**a**) arrangement of the sections for pasting the strain gauge; and (

**b**) strain gauges at each section.

**Figure 17.**The comparison curves of the displacement time history between the test results and the simulation results with various PGA: (

**a**) 140 cm/s

^{2}of the PGA; (

**b**) 310 cm/s

^{2}of the PGA; (

**c**) 620 cm/s

^{2}of the PGA; (

**d**) 800 cm/s

^{2}of the PGA; (

**e**) 1200 cm/s

^{2}of the PGA; and (

**f**) 1600 cm/s

^{2}of the PGA.

**Figure 18.**The comparison curves of the internal force time history between the test results and the simulation results at the 310 cm/s

^{2}of PGA: (

**a**) axial force at the bottom of column; and (

**b**) bending moment at the bottom of column.

**Figure 19.**The comparison curves of the internal force time history between the test results and the simulation results at the 620 cm/s

^{2}of PGA: (

**a**) axial force at the bottom of column; and (

**b**) bending moment at the bottom of column.

Test Number | Number of Story | LSR of Beam–Column | PGA (cm/s^{2}) | Number of Story for the Physical Substructure | Beam Section (mm) | Column Section (mm) |
---|---|---|---|---|---|---|

1 | 3 | 0.9 | 540 | 1 | 300 × 550 × 18 × 12 | 400 × 400 × 21 × 13 |

2 | 4 | 1.4 | 420 | 2 | 300 × 600 × 24 × 14 | 400 × 400 × 21 × 13 |

3 | 5 | 1.9 | 300 | 1 | 300 × 700 × 24 × 12 | 400 × 400 × 21 × 13 |

4 | 6 | 0.8 | 180 | 1 | 300 × 500 × 20 × 14 | 400 × 400 × 21 × 13 |

5 | 7 | 1.3 | 55 | 1 | 300 × 600 × 22 × 14 | 400 × 400 × 21 × 13 |

6 | 8 | 1.8 | 580 | 3 | 300 × 700 × 22 × 12 | 400 × 400 × 21 × 13 |

7 | 9 | 0.7 | 460 | 1 | 300 × 500 × 17 × 12 | 400 × 400 × 21 × 13 |

8 | 10 | 1.2 | 340 | 3 | 350 × 550 × 22 × 14 | 400 × 400 × 21 × 13 |

9 | 11 | 1.7 | 220 | 1 | 450 × 800 × 28 × 16 | 500 × 500 × 28 × 18 |

10 | 12 | 0.6 | 100 | 1 | 450 × 550 × 22 × 14 | 500 × 500 × 28 × 18 |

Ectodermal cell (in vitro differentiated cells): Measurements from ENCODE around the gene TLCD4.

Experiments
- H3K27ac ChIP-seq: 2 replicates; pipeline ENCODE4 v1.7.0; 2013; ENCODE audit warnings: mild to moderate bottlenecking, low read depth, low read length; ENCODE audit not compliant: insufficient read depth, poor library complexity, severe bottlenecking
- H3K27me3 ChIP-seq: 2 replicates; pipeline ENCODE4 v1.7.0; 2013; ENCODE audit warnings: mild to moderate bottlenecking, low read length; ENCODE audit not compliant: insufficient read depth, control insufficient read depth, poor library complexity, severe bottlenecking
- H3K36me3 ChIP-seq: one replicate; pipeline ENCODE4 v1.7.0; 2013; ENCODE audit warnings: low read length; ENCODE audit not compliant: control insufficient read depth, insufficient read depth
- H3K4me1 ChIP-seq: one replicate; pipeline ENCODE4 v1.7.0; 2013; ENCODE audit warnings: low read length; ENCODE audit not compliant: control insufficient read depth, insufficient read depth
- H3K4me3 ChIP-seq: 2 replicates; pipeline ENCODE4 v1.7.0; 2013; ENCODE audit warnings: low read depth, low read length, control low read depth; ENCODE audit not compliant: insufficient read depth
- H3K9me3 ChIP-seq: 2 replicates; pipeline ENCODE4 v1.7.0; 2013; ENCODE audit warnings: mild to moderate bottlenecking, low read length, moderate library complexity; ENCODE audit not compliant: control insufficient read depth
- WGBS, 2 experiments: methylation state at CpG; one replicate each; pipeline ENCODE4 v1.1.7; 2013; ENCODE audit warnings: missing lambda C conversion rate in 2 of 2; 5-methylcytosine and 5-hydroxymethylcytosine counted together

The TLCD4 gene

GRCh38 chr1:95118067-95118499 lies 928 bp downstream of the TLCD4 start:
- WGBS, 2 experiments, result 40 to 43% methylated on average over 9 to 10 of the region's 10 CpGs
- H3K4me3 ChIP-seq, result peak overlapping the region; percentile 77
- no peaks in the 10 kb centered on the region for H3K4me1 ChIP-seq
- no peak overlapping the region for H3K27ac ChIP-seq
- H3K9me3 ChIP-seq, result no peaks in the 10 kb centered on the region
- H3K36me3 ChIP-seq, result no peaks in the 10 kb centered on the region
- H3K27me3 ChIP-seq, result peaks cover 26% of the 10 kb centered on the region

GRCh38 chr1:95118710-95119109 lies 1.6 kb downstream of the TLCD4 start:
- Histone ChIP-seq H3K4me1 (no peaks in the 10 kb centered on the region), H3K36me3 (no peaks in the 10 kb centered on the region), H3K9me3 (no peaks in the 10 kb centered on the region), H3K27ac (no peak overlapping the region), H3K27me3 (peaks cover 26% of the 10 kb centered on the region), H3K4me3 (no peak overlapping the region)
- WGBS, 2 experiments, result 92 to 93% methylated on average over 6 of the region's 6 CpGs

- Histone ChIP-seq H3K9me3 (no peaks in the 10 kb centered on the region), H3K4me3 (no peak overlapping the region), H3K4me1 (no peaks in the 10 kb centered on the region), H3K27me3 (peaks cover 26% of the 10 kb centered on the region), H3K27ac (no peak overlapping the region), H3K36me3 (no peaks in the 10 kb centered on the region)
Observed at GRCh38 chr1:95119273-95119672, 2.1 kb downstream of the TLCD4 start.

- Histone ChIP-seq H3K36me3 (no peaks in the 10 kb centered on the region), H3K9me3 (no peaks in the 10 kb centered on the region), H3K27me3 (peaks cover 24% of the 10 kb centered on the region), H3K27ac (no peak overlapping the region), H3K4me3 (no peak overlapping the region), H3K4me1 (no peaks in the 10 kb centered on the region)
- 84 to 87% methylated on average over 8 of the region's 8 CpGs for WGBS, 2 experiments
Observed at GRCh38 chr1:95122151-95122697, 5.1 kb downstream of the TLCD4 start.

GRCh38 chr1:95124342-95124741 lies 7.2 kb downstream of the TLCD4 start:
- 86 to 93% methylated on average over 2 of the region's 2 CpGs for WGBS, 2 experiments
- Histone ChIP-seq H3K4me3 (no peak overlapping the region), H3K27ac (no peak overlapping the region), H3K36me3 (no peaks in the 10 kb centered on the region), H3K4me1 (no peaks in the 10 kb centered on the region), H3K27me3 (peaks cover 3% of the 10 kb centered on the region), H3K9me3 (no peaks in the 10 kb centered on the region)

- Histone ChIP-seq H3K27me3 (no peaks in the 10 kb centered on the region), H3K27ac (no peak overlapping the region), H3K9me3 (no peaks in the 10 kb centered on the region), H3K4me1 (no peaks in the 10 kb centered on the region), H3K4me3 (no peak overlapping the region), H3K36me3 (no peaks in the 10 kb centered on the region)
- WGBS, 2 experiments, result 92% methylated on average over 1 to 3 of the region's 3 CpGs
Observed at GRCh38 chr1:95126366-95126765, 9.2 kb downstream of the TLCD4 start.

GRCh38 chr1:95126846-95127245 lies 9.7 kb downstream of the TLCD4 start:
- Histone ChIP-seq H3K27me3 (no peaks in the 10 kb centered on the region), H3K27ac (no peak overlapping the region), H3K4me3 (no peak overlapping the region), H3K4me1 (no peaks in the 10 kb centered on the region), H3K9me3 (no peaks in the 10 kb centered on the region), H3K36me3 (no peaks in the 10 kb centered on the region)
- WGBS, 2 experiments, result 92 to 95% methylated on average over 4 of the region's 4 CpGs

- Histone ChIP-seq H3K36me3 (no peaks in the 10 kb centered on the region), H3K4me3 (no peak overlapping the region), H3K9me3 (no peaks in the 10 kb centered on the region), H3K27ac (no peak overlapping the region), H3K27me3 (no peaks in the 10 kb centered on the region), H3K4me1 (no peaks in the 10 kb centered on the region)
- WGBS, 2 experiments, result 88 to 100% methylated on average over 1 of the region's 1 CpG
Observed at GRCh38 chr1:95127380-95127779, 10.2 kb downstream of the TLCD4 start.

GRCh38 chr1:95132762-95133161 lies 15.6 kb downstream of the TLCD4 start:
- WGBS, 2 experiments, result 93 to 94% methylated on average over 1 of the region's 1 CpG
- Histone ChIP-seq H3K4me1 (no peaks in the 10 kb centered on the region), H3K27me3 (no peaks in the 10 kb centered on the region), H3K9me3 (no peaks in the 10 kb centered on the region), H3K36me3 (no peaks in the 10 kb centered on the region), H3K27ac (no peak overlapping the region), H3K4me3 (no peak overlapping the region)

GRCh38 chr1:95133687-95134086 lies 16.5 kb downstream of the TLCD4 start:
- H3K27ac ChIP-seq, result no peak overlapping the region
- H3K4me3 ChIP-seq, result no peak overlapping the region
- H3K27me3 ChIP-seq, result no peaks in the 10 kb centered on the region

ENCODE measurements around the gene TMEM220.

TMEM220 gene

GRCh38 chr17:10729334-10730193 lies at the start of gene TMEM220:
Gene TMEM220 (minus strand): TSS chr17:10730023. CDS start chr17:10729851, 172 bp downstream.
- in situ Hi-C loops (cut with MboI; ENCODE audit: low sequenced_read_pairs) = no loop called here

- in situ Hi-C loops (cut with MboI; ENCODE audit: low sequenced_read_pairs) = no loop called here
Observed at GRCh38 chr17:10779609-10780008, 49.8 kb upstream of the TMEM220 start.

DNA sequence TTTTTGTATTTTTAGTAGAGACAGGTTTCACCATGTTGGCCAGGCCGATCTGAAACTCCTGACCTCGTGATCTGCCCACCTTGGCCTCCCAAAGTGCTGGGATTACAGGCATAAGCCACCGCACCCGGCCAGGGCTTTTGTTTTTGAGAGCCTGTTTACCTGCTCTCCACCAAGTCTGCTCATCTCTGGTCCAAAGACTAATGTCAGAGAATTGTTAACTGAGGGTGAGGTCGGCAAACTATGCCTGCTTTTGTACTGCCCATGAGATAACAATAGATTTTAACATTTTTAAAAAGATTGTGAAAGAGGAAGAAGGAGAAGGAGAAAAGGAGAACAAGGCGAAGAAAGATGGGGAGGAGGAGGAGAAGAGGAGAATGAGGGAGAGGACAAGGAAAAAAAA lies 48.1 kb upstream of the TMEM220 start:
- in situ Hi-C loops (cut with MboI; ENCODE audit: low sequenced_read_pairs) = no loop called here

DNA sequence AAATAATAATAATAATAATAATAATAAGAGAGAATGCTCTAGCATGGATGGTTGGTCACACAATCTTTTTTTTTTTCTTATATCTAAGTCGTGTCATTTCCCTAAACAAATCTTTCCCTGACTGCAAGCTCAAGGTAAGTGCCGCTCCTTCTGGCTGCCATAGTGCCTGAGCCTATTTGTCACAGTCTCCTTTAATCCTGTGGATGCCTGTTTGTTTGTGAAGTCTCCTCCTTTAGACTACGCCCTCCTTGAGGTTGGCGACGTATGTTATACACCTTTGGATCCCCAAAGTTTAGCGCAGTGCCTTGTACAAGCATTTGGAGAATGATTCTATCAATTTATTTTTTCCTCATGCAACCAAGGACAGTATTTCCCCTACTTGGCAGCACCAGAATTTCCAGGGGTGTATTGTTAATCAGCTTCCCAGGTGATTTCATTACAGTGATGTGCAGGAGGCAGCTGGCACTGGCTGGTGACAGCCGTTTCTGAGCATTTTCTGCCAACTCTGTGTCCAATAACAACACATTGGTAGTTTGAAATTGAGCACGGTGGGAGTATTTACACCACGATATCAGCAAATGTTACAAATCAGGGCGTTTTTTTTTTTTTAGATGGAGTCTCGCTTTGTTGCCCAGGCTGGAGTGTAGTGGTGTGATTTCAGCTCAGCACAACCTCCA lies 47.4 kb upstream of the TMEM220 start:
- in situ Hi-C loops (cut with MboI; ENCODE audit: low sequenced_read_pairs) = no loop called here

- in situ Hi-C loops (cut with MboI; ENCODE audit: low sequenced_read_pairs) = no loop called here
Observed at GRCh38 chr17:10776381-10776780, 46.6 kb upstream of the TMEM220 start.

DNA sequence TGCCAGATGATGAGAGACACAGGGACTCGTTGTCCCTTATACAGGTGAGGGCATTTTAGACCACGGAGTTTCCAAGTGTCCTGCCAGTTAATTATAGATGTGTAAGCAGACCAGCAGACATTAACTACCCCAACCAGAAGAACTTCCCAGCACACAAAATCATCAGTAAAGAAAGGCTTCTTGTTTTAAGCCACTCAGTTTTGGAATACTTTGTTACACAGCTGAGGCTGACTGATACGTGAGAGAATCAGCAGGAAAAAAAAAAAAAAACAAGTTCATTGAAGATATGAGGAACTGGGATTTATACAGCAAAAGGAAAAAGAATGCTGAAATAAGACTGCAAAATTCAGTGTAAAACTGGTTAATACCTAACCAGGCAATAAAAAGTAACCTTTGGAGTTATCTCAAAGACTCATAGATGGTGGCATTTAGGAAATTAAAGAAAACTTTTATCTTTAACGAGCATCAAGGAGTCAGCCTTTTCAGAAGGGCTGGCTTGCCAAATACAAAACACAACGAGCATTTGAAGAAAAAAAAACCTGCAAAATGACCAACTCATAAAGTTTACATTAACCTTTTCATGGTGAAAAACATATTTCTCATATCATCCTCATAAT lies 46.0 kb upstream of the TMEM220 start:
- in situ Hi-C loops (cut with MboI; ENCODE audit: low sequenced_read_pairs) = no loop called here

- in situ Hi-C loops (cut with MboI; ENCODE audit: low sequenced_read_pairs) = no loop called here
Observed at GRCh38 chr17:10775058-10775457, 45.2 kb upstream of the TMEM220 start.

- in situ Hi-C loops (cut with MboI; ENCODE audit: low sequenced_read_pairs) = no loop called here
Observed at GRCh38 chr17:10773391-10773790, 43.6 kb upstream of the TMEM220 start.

11 | 13 | 1.1 | 620 | 3 | 450 × 650 × 28 × 18 | 500 × 500 × 28 × 18 |

12 | 14 | 1.6 | 500 | 2 | 450 × 800 × 26 × 16 | 500 × 500 × 28 × 18 |

13 | 15 | 0.5 | 380 | 1 | 400 × 500 × 24 × 16 | 500 × 500 × 28 × 18 |

14 | 16 | 1 | 260 | 1 | 450 × 600 × 31 × 18 | 500 × 500 × 28 × 18 |

15 | 17 | 1.5 | 140 | 1 | 450 × 800 × 24 × 16 | 500 × 500 × 28 × 18 |

Theoretical Thickness of Steel Plate (mm) | Real Thickness of Steel Plate (mm) | Yield Strength (Mpa) | Elasticity Modulus (10^{5} Mpa) | Ultimate Strength (Mpa) |
---|---|---|---|---|

7 | 6.8 | 220.5 | 2.02 | 390.4 |

10 | 9.85 | 202.3 | 1.90 | 323.2 |

12 | 10.5 | 216.0 | 2.04 | 345.6 |

16 | 15.7 | 206.5 | 1.91 | 339.6 |

Peak Acceleration (cm/s^{2}) | Axial Force at the Bottom of the Column | Bending Moment at the Bottom of the Column | Bending Moment at the End of Beam |
---|---|---|---|

310 | 2.5% | 3.7% | 6.1% |

620 | 6.7% | 9.3% | 4.0% |

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## Share and Cite

**MDPI and ACS Style**

Chen, Z.; Yan, X.; Wang, H.; Zhu, X.; Spencer, B.F.
Substructure Hybrid Simulation Boundary Technique Based on Beam/Column Inflection Points. *Sustainability* **2018**, *10*, 2655.
https://doi.org/10.3390/su10082655

**AMA Style**

Chen Z, Yan X, Wang H, Zhu X, Spencer BF.
Substructure Hybrid Simulation Boundary Technique Based on Beam/Column Inflection Points. *Sustainability*. 2018; 10(8):2655.
https://doi.org/10.3390/su10082655

**Chicago/Turabian Style**

Chen, Zaixian, Xueyuan Yan, Hao Wang, Xingji Zhu, and Billie F. Spencer.
2018. "Substructure Hybrid Simulation Boundary Technique Based on Beam/Column Inflection Points" *Sustainability* 10, no. 8: 2655.
https://doi.org/10.3390/su10082655